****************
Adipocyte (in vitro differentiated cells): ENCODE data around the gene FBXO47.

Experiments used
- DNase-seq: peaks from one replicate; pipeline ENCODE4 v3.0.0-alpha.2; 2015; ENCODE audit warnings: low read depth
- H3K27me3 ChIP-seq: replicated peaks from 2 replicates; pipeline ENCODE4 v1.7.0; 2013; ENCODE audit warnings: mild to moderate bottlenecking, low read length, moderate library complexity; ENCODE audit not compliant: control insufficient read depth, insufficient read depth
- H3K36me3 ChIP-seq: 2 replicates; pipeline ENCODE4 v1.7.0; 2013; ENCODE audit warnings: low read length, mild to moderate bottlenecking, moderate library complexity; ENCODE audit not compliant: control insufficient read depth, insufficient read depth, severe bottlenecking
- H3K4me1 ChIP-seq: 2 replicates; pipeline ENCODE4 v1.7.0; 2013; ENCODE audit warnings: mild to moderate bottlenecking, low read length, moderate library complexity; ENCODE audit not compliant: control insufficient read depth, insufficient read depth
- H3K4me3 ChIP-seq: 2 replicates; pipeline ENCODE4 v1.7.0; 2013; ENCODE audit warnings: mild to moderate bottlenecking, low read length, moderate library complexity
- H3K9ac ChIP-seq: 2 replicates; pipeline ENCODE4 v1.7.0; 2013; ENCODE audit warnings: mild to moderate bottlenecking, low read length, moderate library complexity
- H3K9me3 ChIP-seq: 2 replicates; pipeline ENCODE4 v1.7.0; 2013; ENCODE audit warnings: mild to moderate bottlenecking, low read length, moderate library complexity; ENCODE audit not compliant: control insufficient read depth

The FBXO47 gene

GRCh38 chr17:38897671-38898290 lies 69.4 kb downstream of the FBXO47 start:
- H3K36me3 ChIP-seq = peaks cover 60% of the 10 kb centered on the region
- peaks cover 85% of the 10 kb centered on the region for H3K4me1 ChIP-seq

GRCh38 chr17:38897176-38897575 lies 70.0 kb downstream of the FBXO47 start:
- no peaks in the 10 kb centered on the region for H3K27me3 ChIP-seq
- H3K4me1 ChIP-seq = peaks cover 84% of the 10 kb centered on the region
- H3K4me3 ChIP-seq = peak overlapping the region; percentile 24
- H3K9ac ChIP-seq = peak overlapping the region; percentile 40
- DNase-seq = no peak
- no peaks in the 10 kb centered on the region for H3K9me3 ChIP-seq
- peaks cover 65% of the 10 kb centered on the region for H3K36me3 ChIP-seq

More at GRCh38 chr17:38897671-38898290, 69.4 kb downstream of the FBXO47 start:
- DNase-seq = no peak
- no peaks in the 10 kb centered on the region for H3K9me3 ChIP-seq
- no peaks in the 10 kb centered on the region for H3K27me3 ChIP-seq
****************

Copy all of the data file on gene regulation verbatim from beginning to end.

Adipocyte (in vitro differentiated cells): ENCODE data around the gene FBXO47.

Experiments used
- DNase-seq: peaks from one replicate; pipeline ENCODE4 v3.0.0-alpha.2; 2015; ENCODE audit warnings: low read depth
- H3K27me3 ChIP-seq: replicated peaks from 2 replicates; pipeline ENCODE4 v1.7.0; 2013; ENCODE audit warnings: mild to moderate bottlenecking, low read length, moderate library complexity; ENCODE audit not compliant: control insufficient read depth, insufficient read depth
- H3K36me3 ChIP-seq: 2 replicates; pipeline ENCODE4 v1.7.0; 2013; ENCODE audit warnings: low read length, mild to moderate bottlenecking, moderate library complexity; ENCODE audit not compliant: control insufficient read depth, insufficient read depth, severe bottlenecking
- H3K4me1 ChIP-seq: 2 replicates; pipeline ENCODE4 v1.7.0; 2013; ENCODE audit warnings: mild to moderate bottlenecking, low read length, moderate library complexity; ENCODE audit not compliant: control insufficient read depth, insufficient read depth
- H3K4me3 ChIP-seq: 2 replicates; pipeline ENCODE4 v1.7.0; 2013; ENCODE audit warnings: mild to moderate bottlenecking, low read length, moderate library complexity
- H3K9ac ChIP-seq: 2 replicates; pipeline ENCODE4 v1.7.0; 2013; ENCODE audit warnings: mild to moderate bottlenecking, low read length, moderate library complexity
- H3K9me3 ChIP-seq: 2 replicates; pipeline ENCODE4 v1.7.0; 2013; ENCODE audit warnings: mild to moderate bottlenecking, low read length, moderate library complexity; ENCODE audit not compliant: control insufficient read depth

The FBXO47 gene

GRCh38 chr17:38897671-38898290 lies 69.4 kb downstream of the FBXO47 start:
- H3K36me3 ChIP-seq = peaks cover 60% of the 10 kb centered on the region
- peaks cover 85% of the 10 kb centered on the region for H3K4me1 ChIP-seq

GRCh38 chr17:38897176-38897575 lies 70.0 kb downstream of the FBXO47 start:
- no peaks in the 10 kb centered on the region for H3K27me3 ChIP-seq
- H3K4me1 ChIP-seq = peaks cover 84% of the 10 kb centered on the region
- H3K4me3 ChIP-seq = peak overlapping the region; percentile 24
- H3K9ac ChIP-seq = peak overlapping the region; percentile 40
- DNase-seq = no peak
- no peaks in the 10 kb centered on the region for H3K9me3 ChIP-seq
- peaks cover 65% of the 10 kb centered on the region for H3K36me3 ChIP-seq

More at GRCh38 chr17:38897671-38898290, 69.4 kb downstream of the FBXO47 start:
- DNase-seq = no peak
- no peaks in the 10 kb centered on the region for H3K9me3 ChIP-seq
- no peaks in the 10 kb centered on the region for H3K27me3 ChIP-seq